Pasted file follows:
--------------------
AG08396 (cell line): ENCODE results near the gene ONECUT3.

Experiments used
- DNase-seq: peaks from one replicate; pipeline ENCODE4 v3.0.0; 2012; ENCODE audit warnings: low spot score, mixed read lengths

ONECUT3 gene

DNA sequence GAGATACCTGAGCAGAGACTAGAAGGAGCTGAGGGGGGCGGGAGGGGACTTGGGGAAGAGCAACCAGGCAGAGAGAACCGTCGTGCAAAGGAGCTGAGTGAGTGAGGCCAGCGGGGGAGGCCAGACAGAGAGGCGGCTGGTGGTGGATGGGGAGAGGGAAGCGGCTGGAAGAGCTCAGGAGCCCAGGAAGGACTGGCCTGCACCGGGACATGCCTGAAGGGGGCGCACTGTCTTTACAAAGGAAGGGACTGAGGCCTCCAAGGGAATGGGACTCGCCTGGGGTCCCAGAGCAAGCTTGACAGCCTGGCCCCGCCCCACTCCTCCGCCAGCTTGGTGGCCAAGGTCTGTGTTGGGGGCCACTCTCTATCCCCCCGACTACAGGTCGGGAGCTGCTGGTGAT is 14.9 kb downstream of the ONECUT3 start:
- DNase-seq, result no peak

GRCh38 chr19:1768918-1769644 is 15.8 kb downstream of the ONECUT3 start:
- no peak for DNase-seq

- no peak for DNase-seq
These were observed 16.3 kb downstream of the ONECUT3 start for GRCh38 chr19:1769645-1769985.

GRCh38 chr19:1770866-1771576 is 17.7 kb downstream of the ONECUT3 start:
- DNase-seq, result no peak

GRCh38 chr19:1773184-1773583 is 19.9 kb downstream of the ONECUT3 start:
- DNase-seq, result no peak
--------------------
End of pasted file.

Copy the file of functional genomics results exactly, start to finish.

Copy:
AG08396 (cell line): ENCODE results near the gene ONECUT3.

Experiments used
- DNase-seq: peaks from one replicate; pipeline ENCODE4 v3.0.0; 2012; ENCODE audit warnings: low spot score, mixed read lengths

ONECUT3 gene

DNA sequence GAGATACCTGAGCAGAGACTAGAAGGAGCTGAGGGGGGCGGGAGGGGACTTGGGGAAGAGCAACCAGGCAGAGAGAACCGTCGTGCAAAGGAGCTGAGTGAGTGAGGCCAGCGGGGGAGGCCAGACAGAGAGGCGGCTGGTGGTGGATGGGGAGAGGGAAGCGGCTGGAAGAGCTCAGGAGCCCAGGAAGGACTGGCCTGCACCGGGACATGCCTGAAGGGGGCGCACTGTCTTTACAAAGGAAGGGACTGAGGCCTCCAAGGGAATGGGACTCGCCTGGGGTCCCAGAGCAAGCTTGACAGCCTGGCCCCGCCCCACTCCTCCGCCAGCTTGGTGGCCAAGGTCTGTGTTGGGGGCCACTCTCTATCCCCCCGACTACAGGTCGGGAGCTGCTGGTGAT is 14.9 kb downstream of the ONECUT3 start:
- DNase-seq, result no peak

GRCh38 chr19:1768918-1769644 is 15.8 kb downstream of the ONECUT3 start:
- no peak for DNase-seq

- no peak for DNase-seq
These were observed 16.3 kb downstream of the ONECUT3 start for GRCh38 chr19:1769645-1769985.

GRCh38 chr19:1770866-1771576 is 17.7 kb downstream of the ONECUT3 start:
- DNase-seq, result no peak

GRCh38 chr19:1773184-1773583 is 19.9 kb downstream of the ONECUT3 start:
- DNase-seq, result no peak